10-01, 12:10–13:10 (Europe/Berlin), clementine
The web has also become an arena in the struggle for civil rights. In the Atlas of Civil Society, we focus on activists and NGOs in the Global South: What restrictions and human rights violations do they suffer in the digital space? What civil society ideas are there for defending human rights online?
How Governments Persecute Activists, How They Fight Back, and What Support They Need
The web has become a battleground for civil rights. The Atlas of Civil Society shows how easy it is for governments to monitor, censor and persecute critics. But it also shows how creative those who do not put up with this are. We present some of them.
In Indonesia, the government abuses an e-commerce law to police those who fight corruption and abuse of office on YouTube. Russia relies on fake news as part of hybrid warfare. And in Tanzania, the president is having the Internet shut down so as not to jeopardize his re-election.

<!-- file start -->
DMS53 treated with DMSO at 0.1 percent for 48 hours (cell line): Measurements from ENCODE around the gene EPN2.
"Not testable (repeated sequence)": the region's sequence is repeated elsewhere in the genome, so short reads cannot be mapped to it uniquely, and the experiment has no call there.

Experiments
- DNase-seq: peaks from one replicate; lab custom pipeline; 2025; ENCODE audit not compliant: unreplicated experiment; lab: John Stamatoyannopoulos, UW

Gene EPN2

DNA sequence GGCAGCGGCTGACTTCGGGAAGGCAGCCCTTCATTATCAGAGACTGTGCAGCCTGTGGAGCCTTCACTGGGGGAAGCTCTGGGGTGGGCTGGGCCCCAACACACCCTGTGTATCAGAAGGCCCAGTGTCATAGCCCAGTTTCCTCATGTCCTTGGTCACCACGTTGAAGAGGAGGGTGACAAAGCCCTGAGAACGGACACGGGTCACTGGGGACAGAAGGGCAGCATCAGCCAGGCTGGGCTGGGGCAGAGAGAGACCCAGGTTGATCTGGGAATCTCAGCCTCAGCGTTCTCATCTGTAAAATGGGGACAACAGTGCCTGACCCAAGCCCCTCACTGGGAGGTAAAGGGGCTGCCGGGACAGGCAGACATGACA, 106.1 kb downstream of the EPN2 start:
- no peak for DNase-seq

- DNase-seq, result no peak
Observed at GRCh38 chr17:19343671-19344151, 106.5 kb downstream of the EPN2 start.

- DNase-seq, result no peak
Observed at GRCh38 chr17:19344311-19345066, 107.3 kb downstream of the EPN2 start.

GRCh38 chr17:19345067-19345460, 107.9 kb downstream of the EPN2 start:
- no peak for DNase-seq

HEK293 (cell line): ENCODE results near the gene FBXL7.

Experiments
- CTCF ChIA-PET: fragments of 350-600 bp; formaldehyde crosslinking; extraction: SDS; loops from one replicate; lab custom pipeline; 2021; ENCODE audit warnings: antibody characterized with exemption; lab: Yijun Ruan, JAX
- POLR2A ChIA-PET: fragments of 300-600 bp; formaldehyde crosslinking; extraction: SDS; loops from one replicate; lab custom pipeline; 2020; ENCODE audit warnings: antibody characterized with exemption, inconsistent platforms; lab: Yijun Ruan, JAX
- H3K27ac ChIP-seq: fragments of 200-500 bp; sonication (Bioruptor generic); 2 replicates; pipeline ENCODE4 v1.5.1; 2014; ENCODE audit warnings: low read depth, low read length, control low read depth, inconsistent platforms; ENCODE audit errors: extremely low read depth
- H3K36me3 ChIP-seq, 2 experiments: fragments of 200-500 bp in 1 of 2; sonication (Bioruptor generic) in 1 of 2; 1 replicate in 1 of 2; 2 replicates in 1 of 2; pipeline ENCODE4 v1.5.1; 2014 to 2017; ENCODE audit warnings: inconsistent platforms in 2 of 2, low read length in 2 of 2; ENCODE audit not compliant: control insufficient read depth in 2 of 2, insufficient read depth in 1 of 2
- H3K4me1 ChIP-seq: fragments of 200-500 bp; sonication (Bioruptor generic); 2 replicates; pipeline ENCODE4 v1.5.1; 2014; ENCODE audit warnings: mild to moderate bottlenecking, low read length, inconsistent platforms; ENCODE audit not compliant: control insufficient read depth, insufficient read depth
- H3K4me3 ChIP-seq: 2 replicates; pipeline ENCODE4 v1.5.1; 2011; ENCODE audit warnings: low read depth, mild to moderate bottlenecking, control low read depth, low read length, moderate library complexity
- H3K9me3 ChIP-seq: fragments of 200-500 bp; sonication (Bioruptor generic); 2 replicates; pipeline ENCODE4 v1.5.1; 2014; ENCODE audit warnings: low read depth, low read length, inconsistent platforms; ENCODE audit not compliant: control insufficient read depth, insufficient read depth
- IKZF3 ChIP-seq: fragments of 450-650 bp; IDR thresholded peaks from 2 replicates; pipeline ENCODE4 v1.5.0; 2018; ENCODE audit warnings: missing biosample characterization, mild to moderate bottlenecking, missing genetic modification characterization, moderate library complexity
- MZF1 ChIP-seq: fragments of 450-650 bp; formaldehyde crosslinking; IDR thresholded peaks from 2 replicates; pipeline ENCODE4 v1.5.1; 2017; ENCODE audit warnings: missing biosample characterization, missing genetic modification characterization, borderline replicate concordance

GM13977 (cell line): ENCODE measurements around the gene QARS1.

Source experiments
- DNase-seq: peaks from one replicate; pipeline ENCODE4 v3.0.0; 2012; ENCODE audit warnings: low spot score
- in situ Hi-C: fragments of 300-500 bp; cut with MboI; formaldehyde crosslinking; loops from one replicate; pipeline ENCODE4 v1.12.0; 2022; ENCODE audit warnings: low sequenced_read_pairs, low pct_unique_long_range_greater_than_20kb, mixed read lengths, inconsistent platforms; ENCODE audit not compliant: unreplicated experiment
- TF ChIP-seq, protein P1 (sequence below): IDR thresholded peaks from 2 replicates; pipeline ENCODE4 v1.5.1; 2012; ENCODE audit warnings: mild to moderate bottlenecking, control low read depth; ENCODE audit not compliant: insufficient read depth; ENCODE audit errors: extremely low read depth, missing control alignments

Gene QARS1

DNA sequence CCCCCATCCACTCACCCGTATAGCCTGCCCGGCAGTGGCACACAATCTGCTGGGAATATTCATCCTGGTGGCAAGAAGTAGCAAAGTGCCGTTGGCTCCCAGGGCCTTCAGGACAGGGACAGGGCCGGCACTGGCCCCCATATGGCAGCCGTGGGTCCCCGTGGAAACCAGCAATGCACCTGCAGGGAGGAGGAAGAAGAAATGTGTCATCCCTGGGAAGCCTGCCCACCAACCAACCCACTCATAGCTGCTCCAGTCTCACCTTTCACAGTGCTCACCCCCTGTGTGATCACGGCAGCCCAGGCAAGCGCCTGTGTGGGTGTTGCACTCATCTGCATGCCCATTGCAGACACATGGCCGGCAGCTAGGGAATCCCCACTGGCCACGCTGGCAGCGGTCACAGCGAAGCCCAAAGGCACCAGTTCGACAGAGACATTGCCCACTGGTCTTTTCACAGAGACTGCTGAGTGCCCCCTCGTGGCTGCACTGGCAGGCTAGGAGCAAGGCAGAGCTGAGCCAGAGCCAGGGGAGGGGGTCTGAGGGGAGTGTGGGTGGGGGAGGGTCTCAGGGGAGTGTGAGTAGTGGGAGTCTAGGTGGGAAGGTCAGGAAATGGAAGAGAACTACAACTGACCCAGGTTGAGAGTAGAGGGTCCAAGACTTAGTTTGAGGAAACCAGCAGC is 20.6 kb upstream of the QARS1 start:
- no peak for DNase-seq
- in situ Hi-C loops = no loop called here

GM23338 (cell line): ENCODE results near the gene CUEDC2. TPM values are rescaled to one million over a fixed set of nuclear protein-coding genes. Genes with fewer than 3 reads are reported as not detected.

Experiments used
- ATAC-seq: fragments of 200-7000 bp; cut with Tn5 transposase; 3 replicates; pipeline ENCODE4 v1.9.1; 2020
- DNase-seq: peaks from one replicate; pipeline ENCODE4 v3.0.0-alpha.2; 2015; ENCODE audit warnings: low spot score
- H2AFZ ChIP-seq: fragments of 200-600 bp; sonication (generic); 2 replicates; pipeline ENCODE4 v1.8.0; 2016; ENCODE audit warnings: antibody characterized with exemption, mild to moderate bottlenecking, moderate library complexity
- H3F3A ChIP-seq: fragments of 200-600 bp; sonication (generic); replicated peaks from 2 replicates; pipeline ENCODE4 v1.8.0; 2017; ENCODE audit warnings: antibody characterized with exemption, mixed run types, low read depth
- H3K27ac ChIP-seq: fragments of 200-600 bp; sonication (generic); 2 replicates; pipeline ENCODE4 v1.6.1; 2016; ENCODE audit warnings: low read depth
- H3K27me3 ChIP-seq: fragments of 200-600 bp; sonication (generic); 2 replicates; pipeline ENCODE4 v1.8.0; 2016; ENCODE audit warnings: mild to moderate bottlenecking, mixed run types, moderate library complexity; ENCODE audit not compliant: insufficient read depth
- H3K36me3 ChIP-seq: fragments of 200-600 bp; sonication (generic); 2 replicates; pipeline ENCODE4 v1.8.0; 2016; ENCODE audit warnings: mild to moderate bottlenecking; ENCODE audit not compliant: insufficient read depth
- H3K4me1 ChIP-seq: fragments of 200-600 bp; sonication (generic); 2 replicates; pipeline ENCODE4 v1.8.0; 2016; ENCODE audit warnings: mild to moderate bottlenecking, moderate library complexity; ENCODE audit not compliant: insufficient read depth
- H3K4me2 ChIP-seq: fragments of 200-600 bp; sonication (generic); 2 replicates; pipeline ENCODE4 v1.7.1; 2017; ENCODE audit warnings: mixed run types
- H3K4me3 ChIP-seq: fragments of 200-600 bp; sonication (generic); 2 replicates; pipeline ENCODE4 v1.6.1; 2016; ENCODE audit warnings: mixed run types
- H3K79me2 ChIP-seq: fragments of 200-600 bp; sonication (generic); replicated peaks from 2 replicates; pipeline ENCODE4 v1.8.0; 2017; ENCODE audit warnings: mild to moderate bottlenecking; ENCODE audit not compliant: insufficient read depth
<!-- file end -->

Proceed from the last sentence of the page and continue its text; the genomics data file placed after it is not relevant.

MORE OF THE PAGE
On the other hand, psychologists in Kiev are using the web for trauma treatment in eastern Ukraine because it allows them to continue fighting for the democracy they took to the streets for in 2013. A young activist from Indonesia is fighting for her vision of the world on Instagram and Zoom, even though she earns much less money than her former fellow students. And in Peru, activists are training their compatriots to recognize fake news in online courses.
Bread for the World has been publishing the Atlas of Civil Society for five years. Only three percent of the world's population currently live in countries with an open civil society. In our article, we present the key findings of the atlas, which this year focuses on digitization, and connect with some of the activists we spoke to for the atlas.
Kai Schächtele Referent für Kommunikation und Medien bei Brot für die Welt. Mit Sven Hilbig hat Kai an der fünften Ausgabe des Atlas der Zivilgesellschaft gearbeitet.